Asia, Nepal, Manaslu Himal, Manaslu, Kazakh Route

Publication Year: 2007.

Manaslu, Kazakh Route. Kazakh super-high-altitude climbers, Sergei Samoilov and Denis Urubko, followed their very impressive 2005 alpine style new route on the southwest face of Broad Peak with a new route on the northeast face of 8,163m Manaslu. Together with a two- man Russian team, the pair arrived at base camp (4,700m), but were prevented from making much progress on the mountain during the first part of April due to heavy snow. They left for the Normal Route on the 20th and, climbing in alpine style, reached the summit late on the morning of the 25th.

Samoilov and Urubko initially had designs on a new route up the southwest face, but they didn’t have a permit specifically for this and were concerned about the depth of new snow on the mountain. However, during their ascent they were able to study the main part of the northeast face to the left and thought it rather more windblown. The left side of this face had been climbed before in 1986, when a primarily Polish expedition led by Jerzy Kukuczka attempted the unclimbed east ridge. The Polish team spent the latter half of September and most of October of that year in bad weather and then finally gave up. On November 5, Carlos Carsolio, Artur Hajzer, and Kukuczka set off up the face immediately right of the lower ridge. Climbing in alpine style, they made four bivouacs, joined the upper section of the east ridge, made the first ascent of the East Summit (a.k.a. the East Pinnacle, 7,992m) and reached the summit plateau, where they bivouacked again at 8,000m. Next day Carsolio, who was suffering from frostbite, stayed put, leaving Hajzer and Kukuczka to force their way to the summit in extreme cold. It was the first time an 8,000m peak had been climbed in November.

Samoilov and Urubko left base camp at 2 a.m. on May 4, which later, by their own admission, was too soon after their previous ascent and did not give them quite enough rest. They left the glacier at 4,900m and started up the face a little to the right of the Polish line. Plowing through deep snow, they made their first bivouac at 5,900m and their second at 6,500m, after more deep snow and a two-hour delay finding a route through a large bergshrund. At this point they were quite close to the 1986 line.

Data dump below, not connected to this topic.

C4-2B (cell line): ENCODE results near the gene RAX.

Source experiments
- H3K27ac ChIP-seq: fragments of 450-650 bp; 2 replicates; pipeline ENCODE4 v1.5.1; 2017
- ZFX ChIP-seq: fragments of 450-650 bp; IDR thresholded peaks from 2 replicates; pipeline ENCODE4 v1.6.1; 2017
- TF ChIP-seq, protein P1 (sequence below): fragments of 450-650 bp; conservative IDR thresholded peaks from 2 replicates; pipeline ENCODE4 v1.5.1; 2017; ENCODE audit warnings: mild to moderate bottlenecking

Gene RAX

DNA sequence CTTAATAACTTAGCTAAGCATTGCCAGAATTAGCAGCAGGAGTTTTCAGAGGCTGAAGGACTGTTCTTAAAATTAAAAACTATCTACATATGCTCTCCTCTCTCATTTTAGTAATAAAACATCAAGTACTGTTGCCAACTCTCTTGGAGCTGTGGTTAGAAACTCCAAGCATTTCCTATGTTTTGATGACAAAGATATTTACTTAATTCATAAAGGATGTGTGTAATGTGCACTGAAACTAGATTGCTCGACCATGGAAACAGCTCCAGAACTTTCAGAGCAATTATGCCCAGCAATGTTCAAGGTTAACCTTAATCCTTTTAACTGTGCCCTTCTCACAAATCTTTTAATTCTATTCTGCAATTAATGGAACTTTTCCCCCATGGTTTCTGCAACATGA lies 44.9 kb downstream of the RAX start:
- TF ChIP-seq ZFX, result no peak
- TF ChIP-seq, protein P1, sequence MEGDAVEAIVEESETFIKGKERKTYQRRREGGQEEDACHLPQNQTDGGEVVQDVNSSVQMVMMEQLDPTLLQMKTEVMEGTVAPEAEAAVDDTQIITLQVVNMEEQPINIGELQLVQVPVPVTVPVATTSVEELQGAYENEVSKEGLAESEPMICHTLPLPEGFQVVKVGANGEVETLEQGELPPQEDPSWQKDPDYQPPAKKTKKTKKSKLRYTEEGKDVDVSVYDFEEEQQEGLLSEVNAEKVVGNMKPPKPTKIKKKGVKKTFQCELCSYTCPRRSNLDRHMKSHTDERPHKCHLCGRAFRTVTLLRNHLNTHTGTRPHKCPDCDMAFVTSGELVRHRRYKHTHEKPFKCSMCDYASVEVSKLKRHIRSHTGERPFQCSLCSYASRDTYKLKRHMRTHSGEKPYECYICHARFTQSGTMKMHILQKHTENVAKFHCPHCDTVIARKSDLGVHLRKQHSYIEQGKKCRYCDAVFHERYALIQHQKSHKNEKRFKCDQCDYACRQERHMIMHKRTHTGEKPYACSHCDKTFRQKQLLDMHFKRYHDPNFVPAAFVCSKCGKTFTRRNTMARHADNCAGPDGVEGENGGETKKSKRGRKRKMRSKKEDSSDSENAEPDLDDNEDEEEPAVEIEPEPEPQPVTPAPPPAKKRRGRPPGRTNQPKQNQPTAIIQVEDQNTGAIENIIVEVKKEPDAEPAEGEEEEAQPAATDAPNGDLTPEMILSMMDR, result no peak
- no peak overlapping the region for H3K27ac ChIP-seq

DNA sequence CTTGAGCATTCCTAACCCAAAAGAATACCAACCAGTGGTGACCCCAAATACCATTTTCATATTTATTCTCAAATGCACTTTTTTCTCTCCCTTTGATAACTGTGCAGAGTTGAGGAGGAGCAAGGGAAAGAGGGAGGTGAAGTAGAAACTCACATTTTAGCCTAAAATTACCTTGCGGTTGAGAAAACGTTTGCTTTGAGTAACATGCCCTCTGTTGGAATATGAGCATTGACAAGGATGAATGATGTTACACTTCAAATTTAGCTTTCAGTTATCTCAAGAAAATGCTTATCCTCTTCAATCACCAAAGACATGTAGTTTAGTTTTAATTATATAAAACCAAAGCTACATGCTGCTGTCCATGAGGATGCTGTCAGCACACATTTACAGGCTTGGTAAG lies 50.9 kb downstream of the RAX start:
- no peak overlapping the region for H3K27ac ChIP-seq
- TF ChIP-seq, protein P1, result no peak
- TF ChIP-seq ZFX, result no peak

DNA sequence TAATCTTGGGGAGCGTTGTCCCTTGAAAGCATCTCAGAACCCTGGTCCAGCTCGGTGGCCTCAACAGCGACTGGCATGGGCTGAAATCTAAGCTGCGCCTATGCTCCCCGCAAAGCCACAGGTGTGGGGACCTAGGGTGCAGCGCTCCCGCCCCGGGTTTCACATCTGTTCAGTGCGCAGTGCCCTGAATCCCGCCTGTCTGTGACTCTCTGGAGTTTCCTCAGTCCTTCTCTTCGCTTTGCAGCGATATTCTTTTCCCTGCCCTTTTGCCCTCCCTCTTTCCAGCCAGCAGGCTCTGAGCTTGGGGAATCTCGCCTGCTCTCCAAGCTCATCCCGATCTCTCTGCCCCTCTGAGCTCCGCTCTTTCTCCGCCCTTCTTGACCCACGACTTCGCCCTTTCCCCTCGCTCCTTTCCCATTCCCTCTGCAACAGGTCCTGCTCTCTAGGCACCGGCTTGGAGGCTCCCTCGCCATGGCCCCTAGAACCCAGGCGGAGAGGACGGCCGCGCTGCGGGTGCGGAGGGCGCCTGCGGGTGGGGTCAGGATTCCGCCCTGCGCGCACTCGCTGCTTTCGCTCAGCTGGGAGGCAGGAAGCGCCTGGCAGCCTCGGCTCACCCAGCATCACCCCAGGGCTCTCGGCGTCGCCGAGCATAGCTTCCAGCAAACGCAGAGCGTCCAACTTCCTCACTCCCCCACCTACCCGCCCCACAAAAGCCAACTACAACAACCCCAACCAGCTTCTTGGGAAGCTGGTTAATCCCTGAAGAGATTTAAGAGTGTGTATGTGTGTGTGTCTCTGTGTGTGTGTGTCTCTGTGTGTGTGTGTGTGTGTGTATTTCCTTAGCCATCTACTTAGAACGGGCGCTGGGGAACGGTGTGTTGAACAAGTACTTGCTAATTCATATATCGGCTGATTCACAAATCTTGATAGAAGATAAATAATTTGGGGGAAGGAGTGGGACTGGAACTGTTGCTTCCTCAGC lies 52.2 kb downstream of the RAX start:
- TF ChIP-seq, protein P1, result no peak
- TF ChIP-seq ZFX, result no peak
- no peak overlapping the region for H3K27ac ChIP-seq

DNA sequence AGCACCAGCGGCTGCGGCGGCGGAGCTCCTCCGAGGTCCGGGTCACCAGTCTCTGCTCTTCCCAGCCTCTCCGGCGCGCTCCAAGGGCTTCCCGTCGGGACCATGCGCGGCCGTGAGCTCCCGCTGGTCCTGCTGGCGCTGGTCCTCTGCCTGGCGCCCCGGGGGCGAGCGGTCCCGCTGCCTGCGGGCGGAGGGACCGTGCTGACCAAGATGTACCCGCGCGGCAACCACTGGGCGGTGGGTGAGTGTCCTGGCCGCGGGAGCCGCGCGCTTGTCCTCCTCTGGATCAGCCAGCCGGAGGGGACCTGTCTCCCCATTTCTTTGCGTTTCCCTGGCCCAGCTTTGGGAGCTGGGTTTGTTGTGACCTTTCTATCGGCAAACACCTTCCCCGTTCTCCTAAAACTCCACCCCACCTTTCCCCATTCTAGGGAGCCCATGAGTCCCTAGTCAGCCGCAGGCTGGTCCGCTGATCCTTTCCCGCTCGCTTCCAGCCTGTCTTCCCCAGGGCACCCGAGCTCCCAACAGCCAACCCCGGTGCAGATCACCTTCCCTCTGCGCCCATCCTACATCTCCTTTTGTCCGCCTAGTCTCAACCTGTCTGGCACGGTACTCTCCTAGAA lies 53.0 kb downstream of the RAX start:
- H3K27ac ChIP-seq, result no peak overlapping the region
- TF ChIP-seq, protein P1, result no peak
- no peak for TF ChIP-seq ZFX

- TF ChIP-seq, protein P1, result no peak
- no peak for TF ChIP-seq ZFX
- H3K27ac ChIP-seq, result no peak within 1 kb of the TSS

The next day’s climbing proved equally exhausting and dangerous, with the climbers setting off small avalanches as they progressed. Above their third bivouac at 7,100m, the conditions improved as they slanted right and reached the lower rocks of the Pinnacle, which they climbed (grade 5 cracks) to a bivouac at 7,450m. Now without food, on the following day they climbed up the far right flank of the East Pinnacle over difficult mixed terrain, all the time accompanied by an increasingly strong wind. Compact granite made the climbing more difficult and the crux was a rock pitch that overhung by three meters. This was thought to be 6a. That afternoon they reached the summit plateau in poor visibility and strong winds. Dumping their sacs, they climbed a 300m couloir and were on top by 6 p.m. That night they camped at 7,600m on the Normal Route and the next day, the 9th, were back at base camp, having now been on the go for the last three days without food. The “Kazakh Route” had difficulties of 70-75° ice and mixed, with 6a on rock. For this ascent the pair were awarded the newly inaugurated Piolet d’Or Asia at the ceremony taking place in Seoul later that year.

Lindsay Griffin, Mountain INFO, CLIMB Magazine